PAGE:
The Independent reports the government’s long-awaited environment bill contains too many usages of the term “biodiversity”, where “nature” could be used instead as it is a “sexier word … with more public traction”, the House of Lords has heard.
According to Conservative former minister Lord Blencathra, the term “nature” commands greater understanding than “biodiversity”, and people can more readily relate to it.
BBC News reports a committee of MPs has lambasted the UK government’s approach to nature, saying it is failing to stem huge losses of plants and species. Their report says that the UK has the lowest remaining levels of biodiversity among the world’s richer nations.
The MPs say the government spends far more on exploiting the natural environment than it does conserving it. They’re calling for legally binding targets for nature similar to the UK’s climate laws.
The Times reports conservationists have warned that bee and insect hotels for sale in retailers including Dunnes Stores and Lidl, as well as in many garden centres, could have a sting in the tail: they may not help many bees and could be harmful if used incorrectly.
Natural England announced Thursday 24 June that the Surrey Hills Area of Outstanding Natural Beauty (AONB) is to be considered for boundary expansion. Securing this designation would allow the area to benefit from greater protections, so that more of England’s beautiful landscapes are safeguarded for future generations.
On the doorstep of London, an extension to the Surrey Hills AONB boundary would give greater access to the natural environment. This would help preserve its rural heritage, promote tranquillity and give more access to nature for the benefit of people’s health and well-being.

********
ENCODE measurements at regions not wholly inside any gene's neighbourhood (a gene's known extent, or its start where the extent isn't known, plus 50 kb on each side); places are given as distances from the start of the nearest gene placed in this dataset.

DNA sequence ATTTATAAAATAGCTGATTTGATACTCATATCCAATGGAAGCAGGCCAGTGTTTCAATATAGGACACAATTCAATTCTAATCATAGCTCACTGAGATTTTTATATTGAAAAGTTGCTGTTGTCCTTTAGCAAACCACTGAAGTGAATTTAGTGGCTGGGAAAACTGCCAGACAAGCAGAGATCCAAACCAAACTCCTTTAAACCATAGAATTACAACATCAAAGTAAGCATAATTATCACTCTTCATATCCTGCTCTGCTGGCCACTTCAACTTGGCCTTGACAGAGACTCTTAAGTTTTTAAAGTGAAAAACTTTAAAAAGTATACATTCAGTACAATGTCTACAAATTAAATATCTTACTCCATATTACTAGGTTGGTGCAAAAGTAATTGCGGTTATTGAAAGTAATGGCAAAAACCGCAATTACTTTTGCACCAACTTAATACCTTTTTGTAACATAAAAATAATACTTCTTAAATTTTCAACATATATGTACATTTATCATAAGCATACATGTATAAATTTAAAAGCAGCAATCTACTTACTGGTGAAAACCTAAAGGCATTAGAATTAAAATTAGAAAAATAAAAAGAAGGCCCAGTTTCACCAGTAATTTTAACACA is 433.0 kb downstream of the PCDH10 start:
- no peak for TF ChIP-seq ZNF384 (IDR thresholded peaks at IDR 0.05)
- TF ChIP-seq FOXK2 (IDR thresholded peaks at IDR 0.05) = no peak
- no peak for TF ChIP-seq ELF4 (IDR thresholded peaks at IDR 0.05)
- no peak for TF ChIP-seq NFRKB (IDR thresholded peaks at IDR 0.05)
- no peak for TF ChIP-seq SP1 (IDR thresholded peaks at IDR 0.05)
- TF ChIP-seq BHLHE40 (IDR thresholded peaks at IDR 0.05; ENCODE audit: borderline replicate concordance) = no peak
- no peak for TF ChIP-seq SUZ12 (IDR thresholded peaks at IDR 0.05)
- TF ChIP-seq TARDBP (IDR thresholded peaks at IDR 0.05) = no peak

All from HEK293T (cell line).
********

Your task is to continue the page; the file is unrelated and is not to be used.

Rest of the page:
Sky News reports the first-of-its-kind project will aim to help regenerate vital habitats, fight climate change and boost the economy. The area was once home to a vast kelp forest, stretching across 172 square kilometres, but 90% of it has been lost in recent decades.
The move could also be the first step in an even bigger project: the creation of a Sussex Bay marine park stretching along the entire coast of East Sussex and West Sussex.
BBC News reports the eagles, the UK’s largest bird of prey, have since been observed searching for suitable nest sites, suggesting they intend to stay. It is believed that this is the first time sea eagles have settled at Loch Lomond since the early 20th Century.
Persecution and habitat changes led to their extinction across the UK some time soon after 1918. Their reintroduction to Scotland, first in the 1970s and again in the 1990s and early 2000s, has been a conservation success.
The Guardian reports they are cute and furry, and could become the UK’s next major non-native pest. Raccoon dogs, an exotic member of the fox family that is native to Japan, China and Siberia, are one of the most destructive invasive species at risk of becoming established in Britain, experts say.
A “horizon scanning” study funded by the Department of Environment, Food and Rural Affairs identified the raccoon dog and the raccoon as the only mammals on a list of 20 invasive species likely to reach UK shores and destroy native wildlife or bring disease.
The Guardian reports the UK government has announced plans to increase protection of wildlife and habitats by banning fishing and other damaging activities from a handful of selected marine sites off the coast of England.
The pilot scheme of at least five highly protected marine areas (HPMAs), announced by the Department for Environment, Food and Rural Affairs, was welcomed by the Wildlife Trusts as a “historic” move that would allow degraded underwater habitats to recover and set a new standard for marine protection.
ITV News reports climate change and overfishing are threatening England’s native seabirds – the kittiwakes. Their numbers have halved since the 1960s. The Royal Society for the Protection of Birds (RSPB) is warning about the devastating impact of humans on England’s native Kittiwake.
Its message coincides with World Oceans Day. Dr Euan Dunn, from the RSPB said: “The sea is warming dramatically around us and that is unravelling the food web, particularly hitting sand eels, the staple diet of kittiwakes, very dependent on this small shoaling fish.”